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Tag: disability discrimination

If an employee’s conduct arising from their disability is only a minor contributing cause of an employer’s unfavourable treatment, does that amount to discrimination arising from a disability?

Yes, said the EAT in Bodis v Lindfield Christian Care Home (available here).

Background: Under section 15 Equality Act 2010, a person discriminates against a disabled person if they treat them unfavourably because of something arising in consequence of the person’s disability. There is a defence available if the treatment was a proportionate means of achieving a legitimate aim.

Facts: Ms Bodis, the employee, was disabled with anxiety and depression and worked at Lindfield Christian Care Home. Complaints were raised about her disruptive behaviour (particularly in respect of harassment of other staff) and the employer investigated these concerns. During the disciplinary investigation the employee gave short and evasive answers to questions (due to her disability) and this was part of the reason that the employer decided to hold a disciplinary hearing. Following this hearing, the employee was summarily dismissed for gross misconduct.

The employee brought a Tribunal claim for unfavourable treatment (holding the disciplinary hearing) because of something arising in consequence of disability (her answers to the investigation questions).

Tribunal decision

The Tribunal dismissed the employee’s disability discrimination claim. It said that although the decision to hold a disciplinary hearing was to some extent influenced by the way in which she had answered questions) it was only to a trivial extent and had not affected the decision of the disciplinary panel to dismiss. Therefore it did not amount to ‘something arising in consequence of the disability’.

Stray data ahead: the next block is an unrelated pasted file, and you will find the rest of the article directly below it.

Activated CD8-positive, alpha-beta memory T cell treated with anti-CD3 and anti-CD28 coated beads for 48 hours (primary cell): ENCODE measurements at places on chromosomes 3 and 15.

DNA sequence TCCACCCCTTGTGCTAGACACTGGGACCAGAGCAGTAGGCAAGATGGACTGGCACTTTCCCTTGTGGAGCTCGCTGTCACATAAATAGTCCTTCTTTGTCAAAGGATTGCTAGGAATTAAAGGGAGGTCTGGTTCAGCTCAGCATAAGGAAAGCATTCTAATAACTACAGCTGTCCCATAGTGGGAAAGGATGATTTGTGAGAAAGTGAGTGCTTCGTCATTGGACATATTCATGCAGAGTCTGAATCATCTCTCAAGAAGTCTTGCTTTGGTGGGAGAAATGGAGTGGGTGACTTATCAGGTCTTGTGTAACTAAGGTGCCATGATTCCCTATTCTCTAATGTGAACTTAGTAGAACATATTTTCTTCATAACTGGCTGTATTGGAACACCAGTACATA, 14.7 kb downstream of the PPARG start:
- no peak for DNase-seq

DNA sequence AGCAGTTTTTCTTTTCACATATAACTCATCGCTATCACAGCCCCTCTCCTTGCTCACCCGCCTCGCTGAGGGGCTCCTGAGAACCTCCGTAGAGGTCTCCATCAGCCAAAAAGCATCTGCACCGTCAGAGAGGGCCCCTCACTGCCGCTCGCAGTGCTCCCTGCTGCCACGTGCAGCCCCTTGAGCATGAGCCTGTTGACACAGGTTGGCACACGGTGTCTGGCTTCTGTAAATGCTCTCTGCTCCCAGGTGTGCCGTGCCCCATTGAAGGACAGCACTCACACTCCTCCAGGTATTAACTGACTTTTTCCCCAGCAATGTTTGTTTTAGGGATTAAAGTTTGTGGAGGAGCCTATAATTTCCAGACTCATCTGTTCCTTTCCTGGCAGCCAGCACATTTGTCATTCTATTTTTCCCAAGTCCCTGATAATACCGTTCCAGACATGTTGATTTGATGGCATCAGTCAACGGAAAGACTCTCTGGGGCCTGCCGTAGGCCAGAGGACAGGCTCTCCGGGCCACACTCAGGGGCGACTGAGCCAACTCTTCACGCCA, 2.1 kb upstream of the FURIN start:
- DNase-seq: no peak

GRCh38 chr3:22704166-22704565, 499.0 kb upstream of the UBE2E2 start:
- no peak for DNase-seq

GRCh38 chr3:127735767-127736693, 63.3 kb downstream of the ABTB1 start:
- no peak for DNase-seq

The Tribunal held that, in any event, the referral to a disciplinary hearing and dismissal were a proportionate means of achieving the legitimate aim of upholding disciplinary standards in circumstances in which there had been a breakdown in relations.

The employee appealed.

EAT decision

The EAT held that the Tribunal was wrong to have concluded that treatment was not because of something arising in consequence of disability. Even though the manner in which the employee answered the investigation questions was only a minor part of the reason for holding the disciplinary hearing, it was still capable of being something ‘arising from’ her disability.

However, as the employee had not challenged whether the unfavourable treatment was a proportionate means of achieving a legitimate aim, the employee’s appeal failed.

Implications: This is a good reminder that to succeed in a claim of discrimination arising from a disability, an employee’s disability only needs to be one of the effective causes of the unfavourable treatment – even if it is only plays a minor role.

Employers should consider the impact of an employee’s disability both on their misconduct and their demeanour and behaviour during the process. For example, certain mental impairments such as anxiety or depression could mean that an employee behaves more defensively or evasively in interviews.  If there is any uncertainty as to the impact, it would be a good idea to obtain medical advice on this.

If the employee’s disability may be a cause of any unfavourable treatment, employers should carefully consider whether they can justify the treatment as a proportionate means of achieving a legitimate aim.

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